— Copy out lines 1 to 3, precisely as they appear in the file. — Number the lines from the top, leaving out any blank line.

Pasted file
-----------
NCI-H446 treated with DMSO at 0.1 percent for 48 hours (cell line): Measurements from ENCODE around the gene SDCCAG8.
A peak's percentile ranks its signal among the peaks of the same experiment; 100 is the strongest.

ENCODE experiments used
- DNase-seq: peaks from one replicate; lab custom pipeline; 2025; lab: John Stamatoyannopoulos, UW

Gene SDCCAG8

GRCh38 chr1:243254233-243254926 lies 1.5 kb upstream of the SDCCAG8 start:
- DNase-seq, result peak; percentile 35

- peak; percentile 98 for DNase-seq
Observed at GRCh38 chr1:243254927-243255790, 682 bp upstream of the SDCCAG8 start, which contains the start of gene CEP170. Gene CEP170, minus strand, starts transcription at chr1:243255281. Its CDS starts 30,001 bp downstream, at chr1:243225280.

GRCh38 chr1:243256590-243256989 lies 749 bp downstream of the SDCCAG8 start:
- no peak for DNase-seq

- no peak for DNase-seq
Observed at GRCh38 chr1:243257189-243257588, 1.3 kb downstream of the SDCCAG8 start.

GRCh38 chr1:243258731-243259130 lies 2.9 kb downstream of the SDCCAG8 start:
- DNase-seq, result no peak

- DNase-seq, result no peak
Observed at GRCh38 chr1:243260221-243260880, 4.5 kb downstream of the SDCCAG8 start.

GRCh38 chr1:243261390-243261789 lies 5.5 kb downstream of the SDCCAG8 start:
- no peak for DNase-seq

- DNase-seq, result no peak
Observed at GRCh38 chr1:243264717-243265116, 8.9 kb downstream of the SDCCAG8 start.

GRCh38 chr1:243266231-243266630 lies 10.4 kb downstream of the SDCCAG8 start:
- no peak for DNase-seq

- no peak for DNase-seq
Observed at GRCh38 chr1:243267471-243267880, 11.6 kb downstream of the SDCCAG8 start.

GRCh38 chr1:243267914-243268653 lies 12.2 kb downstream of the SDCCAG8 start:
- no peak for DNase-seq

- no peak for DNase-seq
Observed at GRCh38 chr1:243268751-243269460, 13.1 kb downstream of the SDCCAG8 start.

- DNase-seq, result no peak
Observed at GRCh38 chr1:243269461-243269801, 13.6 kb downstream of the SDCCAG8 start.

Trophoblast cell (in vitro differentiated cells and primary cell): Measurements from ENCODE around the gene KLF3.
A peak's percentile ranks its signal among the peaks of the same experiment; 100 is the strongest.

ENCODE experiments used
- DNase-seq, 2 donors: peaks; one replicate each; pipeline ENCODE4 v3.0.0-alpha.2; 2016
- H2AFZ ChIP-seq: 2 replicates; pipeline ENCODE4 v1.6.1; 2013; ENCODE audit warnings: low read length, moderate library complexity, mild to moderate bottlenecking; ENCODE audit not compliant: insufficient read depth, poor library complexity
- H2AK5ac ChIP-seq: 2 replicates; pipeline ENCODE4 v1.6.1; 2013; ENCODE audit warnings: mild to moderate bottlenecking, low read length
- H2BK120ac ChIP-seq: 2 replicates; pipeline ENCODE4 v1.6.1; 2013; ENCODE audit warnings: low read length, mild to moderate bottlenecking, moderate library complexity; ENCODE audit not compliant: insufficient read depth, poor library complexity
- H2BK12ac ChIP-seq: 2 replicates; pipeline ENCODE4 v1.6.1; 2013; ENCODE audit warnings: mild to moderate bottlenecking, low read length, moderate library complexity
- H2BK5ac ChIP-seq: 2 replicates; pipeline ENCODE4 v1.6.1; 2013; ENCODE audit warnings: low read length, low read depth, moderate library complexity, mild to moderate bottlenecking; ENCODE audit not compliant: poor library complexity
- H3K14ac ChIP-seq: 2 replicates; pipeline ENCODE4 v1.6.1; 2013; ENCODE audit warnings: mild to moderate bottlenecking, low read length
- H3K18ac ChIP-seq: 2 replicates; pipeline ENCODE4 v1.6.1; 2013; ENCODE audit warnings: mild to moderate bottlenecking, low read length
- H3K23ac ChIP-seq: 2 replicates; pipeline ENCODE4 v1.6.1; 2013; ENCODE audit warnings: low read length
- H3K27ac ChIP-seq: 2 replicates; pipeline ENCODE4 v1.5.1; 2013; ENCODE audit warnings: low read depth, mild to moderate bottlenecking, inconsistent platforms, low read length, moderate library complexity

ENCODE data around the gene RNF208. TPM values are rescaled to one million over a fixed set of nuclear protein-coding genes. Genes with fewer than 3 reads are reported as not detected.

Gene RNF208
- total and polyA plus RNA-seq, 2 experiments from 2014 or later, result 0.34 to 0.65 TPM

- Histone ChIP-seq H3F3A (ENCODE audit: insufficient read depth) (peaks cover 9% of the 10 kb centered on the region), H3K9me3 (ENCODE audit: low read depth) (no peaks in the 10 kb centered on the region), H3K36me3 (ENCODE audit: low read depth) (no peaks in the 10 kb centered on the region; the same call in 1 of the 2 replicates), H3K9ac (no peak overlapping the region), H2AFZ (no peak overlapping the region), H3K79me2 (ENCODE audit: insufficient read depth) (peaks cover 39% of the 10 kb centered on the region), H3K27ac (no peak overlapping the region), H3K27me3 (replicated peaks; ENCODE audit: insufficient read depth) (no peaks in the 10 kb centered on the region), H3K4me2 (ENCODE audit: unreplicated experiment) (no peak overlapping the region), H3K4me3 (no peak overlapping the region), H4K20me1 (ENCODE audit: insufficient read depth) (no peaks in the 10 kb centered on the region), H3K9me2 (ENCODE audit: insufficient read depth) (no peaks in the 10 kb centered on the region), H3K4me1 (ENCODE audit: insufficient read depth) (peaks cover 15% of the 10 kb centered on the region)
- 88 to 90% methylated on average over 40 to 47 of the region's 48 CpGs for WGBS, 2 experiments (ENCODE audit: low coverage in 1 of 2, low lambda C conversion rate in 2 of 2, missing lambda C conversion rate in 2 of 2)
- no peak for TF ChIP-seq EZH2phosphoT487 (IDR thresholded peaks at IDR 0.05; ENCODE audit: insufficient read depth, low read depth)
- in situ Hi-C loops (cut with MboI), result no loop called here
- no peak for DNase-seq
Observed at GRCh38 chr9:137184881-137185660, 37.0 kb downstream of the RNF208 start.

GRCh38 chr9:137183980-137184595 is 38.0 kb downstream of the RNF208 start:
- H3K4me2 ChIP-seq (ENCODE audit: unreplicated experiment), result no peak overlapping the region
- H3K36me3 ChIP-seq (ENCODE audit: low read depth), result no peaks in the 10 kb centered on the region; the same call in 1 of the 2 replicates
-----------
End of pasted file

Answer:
NCI-H446 treated with DMSO at 0.1 percent for 48 hours (cell line): Measurements from ENCODE around the gene SDCCAG8.
A peak's percentile ranks its signal among the peaks of the same experiment; 100 is the strongest.

ENCODE experiments used